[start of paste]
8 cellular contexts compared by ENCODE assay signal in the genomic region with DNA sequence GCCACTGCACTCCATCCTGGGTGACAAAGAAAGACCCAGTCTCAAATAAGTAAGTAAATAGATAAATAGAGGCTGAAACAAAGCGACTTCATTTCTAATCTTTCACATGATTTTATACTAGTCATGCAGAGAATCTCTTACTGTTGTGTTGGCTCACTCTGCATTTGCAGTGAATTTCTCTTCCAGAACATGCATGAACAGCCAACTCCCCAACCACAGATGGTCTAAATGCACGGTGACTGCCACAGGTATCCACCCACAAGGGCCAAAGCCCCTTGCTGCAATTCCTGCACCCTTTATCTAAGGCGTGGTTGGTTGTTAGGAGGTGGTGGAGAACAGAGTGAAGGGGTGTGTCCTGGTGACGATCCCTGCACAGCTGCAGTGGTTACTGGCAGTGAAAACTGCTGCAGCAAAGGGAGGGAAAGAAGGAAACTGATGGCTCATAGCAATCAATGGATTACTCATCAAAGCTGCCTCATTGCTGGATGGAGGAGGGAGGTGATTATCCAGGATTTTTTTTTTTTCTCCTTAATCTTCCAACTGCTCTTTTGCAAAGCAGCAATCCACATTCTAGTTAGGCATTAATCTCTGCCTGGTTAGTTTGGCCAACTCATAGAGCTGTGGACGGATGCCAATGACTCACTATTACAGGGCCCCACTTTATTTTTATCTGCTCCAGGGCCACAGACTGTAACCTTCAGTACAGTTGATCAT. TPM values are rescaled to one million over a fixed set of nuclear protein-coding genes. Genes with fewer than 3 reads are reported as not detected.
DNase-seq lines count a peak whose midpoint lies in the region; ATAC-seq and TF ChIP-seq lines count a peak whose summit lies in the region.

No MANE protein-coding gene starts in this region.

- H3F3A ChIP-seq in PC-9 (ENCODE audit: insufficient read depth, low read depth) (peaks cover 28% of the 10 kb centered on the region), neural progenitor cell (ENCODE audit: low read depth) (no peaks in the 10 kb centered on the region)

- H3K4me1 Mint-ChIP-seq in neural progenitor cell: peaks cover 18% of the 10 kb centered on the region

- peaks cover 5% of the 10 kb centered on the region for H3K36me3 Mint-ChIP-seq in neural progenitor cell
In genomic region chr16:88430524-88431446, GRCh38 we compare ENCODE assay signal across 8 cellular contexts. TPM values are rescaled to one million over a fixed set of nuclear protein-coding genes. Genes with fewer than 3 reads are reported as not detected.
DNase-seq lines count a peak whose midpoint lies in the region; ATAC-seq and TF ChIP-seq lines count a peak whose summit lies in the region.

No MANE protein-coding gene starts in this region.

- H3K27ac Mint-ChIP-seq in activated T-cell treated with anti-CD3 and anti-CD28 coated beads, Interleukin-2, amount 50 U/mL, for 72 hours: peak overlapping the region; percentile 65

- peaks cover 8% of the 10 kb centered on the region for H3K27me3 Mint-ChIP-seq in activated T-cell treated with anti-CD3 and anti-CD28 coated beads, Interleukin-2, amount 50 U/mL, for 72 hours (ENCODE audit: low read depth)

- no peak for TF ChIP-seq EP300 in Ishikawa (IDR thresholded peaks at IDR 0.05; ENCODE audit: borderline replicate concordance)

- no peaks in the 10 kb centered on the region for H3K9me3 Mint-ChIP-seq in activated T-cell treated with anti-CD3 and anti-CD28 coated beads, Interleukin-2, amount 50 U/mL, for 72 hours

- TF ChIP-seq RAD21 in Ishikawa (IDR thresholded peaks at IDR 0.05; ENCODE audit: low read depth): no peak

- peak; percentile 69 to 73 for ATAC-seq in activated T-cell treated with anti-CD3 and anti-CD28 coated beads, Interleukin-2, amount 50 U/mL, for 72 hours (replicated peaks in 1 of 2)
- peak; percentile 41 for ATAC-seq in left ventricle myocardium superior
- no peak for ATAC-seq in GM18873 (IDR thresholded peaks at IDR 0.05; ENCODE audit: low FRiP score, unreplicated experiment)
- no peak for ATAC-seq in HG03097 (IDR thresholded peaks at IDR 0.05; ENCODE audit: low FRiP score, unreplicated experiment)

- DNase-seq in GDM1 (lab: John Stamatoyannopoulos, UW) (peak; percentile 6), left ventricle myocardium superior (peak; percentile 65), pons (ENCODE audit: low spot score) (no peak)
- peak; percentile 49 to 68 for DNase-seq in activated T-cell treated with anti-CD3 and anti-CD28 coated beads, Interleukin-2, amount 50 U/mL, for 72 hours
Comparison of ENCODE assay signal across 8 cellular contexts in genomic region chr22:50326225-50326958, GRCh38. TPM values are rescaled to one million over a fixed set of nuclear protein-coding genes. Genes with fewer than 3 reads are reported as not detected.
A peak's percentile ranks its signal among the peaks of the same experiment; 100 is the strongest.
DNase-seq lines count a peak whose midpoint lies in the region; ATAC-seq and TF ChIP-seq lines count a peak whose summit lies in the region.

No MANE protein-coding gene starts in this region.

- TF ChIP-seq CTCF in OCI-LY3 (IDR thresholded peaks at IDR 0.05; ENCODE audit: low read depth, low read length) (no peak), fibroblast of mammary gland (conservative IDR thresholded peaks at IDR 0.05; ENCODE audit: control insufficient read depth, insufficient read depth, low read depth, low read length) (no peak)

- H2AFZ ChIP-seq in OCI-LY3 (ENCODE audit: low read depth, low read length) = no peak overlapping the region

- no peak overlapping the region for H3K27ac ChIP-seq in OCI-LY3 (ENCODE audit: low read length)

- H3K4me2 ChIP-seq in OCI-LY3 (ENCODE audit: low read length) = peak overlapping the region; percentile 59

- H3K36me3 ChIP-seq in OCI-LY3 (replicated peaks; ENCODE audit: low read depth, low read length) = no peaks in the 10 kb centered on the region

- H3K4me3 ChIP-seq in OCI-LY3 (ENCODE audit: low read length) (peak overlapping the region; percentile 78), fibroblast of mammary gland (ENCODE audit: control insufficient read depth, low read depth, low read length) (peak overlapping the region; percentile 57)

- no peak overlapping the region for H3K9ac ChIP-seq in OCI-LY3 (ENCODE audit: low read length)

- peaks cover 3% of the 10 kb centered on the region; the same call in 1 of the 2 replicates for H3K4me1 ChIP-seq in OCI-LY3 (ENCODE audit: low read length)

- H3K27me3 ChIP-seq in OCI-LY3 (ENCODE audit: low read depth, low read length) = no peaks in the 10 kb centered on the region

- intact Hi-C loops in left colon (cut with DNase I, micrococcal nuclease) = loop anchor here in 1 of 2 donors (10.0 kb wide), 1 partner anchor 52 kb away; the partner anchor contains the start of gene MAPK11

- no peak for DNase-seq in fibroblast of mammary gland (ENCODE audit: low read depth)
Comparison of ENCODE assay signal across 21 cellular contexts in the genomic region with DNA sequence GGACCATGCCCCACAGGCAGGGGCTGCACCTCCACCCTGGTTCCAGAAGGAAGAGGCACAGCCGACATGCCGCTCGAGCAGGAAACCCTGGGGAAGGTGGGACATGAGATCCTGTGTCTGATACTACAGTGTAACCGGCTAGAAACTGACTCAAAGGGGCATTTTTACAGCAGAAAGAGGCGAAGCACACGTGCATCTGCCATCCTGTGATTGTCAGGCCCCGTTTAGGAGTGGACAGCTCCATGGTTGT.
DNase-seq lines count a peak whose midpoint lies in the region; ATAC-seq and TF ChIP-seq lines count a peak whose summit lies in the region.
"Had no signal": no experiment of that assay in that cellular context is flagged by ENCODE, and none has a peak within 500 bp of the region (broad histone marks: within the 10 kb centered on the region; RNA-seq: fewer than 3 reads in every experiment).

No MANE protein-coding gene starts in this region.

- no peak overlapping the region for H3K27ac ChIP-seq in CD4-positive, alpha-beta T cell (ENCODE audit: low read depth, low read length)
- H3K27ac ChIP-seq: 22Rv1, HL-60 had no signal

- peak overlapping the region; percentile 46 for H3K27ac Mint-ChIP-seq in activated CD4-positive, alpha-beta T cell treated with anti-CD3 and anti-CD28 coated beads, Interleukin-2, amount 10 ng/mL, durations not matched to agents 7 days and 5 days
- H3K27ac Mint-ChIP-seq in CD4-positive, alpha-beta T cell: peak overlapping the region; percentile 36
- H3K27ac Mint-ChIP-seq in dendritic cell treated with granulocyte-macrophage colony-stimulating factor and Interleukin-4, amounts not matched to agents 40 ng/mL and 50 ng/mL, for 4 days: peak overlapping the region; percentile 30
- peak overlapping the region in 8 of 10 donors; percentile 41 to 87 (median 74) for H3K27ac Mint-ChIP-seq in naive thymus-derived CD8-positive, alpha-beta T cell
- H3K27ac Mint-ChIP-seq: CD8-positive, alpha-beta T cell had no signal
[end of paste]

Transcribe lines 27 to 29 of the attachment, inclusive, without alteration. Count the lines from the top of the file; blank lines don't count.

- no peak overlapping the region for H3K27ac ChIP-seq in OCI-LY3 (ENCODE audit: low read length)

- H3K4me2 ChIP-seq in OCI-LY3 (ENCODE audit: low read length) = peak overlapping the region; percentile 59

- H3K36me3 ChIP-seq in OCI-LY3 (replicated peaks; ENCODE audit: low read depth, low read length) = no peaks in the 10 kb centered on the region